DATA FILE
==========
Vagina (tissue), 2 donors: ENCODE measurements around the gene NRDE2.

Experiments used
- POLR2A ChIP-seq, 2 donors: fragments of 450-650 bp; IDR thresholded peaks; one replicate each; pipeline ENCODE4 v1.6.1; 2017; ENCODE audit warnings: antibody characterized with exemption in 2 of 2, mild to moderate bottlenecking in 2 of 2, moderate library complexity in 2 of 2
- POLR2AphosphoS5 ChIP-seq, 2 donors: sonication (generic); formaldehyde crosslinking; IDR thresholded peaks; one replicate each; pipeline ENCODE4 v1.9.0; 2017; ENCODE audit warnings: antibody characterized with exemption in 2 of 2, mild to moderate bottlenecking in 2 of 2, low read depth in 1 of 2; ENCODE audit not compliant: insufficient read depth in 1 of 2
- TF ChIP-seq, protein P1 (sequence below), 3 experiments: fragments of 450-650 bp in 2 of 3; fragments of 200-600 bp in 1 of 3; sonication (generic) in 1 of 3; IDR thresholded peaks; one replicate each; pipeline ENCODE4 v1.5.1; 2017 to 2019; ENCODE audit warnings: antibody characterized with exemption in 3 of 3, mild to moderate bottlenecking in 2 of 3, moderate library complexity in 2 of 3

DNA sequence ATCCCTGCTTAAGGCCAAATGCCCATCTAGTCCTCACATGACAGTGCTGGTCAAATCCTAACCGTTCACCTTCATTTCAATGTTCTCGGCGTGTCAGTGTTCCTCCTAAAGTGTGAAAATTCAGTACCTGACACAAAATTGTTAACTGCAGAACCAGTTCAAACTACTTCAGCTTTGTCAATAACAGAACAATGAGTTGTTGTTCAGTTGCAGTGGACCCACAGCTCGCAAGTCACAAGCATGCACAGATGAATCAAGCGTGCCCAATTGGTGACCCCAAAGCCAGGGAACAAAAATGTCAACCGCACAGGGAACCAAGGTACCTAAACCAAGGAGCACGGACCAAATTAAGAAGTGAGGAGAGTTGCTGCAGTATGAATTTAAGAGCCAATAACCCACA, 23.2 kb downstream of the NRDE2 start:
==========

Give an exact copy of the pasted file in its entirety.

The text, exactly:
Vagina (tissue), 2 donors: ENCODE measurements around the gene NRDE2.

Experiments used
- POLR2A ChIP-seq, 2 donors: fragments of 450-650 bp; IDR thresholded peaks; one replicate each; pipeline ENCODE4 v1.6.1; 2017; ENCODE audit warnings: antibody characterized with exemption in 2 of 2, mild to moderate bottlenecking in 2 of 2, moderate library complexity in 2 of 2
- POLR2AphosphoS5 ChIP-seq, 2 donors: sonication (generic); formaldehyde crosslinking; IDR thresholded peaks; one replicate each; pipeline ENCODE4 v1.9.0; 2017; ENCODE audit warnings: antibody characterized with exemption in 2 of 2, mild to moderate bottlenecking in 2 of 2, low read depth in 1 of 2; ENCODE audit not compliant: insufficient read depth in 1 of 2
- TF ChIP-seq, protein P1 (sequence below), 3 experiments: fragments of 450-650 bp in 2 of 3; fragments of 200-600 bp in 1 of 3; sonication (generic) in 1 of 3; IDR thresholded peaks; one replicate each; pipeline ENCODE4 v1.5.1; 2017 to 2019; ENCODE audit warnings: antibody characterized with exemption in 3 of 3, mild to moderate bottlenecking in 2 of 3, moderate library complexity in 2 of 3

DNA sequence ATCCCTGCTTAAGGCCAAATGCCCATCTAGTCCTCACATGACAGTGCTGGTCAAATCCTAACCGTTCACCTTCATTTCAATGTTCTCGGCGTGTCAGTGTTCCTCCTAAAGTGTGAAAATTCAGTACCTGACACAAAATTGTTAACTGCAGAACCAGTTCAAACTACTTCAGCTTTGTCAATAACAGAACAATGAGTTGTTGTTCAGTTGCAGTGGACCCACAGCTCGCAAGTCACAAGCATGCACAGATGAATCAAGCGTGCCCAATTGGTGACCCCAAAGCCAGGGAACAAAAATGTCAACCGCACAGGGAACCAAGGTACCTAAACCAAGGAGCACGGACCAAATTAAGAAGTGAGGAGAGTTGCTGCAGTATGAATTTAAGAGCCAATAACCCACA, 23.2 kb downstream of the NRDE2 start: